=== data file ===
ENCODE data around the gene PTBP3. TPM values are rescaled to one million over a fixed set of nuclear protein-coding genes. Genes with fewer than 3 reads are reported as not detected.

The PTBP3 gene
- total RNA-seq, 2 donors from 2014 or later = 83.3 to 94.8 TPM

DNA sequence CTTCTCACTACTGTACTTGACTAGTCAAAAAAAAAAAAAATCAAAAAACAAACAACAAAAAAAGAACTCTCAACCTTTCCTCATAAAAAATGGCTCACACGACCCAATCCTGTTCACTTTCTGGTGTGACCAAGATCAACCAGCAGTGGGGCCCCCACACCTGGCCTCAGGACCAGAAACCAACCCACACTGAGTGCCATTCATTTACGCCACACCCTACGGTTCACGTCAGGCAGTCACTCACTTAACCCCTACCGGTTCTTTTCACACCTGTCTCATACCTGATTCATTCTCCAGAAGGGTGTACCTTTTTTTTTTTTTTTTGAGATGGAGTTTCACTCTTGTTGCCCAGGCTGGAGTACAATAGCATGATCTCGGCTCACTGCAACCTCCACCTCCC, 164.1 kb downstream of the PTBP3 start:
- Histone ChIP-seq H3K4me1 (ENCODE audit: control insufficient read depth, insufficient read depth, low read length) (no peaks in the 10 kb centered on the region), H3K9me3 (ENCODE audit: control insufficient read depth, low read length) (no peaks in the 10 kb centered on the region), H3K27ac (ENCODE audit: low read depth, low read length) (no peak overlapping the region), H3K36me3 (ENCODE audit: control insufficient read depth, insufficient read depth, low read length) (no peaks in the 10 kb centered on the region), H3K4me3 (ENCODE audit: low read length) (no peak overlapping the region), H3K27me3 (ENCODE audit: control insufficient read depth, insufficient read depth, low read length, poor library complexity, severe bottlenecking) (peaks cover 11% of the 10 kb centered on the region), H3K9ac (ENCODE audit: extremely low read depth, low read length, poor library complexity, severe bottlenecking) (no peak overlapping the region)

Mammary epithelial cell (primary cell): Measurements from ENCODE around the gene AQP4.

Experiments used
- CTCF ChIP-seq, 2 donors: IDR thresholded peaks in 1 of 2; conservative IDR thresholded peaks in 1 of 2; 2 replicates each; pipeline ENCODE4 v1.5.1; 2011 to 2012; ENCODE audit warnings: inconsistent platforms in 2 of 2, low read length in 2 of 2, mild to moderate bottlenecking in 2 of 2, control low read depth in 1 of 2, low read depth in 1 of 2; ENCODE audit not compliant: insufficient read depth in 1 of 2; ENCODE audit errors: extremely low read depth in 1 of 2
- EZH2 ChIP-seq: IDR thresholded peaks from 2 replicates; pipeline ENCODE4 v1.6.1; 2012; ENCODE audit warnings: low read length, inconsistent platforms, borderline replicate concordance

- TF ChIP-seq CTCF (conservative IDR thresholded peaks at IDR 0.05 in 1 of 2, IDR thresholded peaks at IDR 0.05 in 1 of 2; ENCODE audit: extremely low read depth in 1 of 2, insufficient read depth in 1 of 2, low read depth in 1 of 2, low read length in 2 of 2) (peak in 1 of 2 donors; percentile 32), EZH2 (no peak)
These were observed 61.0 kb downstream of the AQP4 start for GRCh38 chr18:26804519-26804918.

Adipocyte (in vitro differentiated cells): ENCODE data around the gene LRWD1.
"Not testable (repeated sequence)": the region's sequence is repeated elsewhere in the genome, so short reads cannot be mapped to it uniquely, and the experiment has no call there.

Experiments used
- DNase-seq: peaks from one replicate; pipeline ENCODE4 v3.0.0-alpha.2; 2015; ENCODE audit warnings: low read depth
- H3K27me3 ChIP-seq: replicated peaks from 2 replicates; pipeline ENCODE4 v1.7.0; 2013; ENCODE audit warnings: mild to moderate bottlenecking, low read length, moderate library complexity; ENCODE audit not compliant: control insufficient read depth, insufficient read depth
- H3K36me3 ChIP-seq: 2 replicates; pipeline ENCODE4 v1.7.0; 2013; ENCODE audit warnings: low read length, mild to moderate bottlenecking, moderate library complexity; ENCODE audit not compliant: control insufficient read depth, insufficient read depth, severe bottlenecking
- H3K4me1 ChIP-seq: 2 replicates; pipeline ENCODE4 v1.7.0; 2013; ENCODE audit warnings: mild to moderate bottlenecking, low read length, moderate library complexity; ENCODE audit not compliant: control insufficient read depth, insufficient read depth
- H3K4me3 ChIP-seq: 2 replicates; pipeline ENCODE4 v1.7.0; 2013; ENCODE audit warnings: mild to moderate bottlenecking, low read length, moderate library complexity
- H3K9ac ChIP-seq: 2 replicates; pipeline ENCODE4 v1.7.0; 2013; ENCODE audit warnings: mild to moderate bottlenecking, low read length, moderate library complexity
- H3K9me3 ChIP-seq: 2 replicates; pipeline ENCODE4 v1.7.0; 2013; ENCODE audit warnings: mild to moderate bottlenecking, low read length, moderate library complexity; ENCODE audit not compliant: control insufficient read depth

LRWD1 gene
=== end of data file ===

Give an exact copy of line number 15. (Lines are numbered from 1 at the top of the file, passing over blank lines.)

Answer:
- DNase-seq: peaks from one replicate; pipeline ENCODE4 v3.0.0-alpha.2; 2015; ENCODE audit warnings: low read depth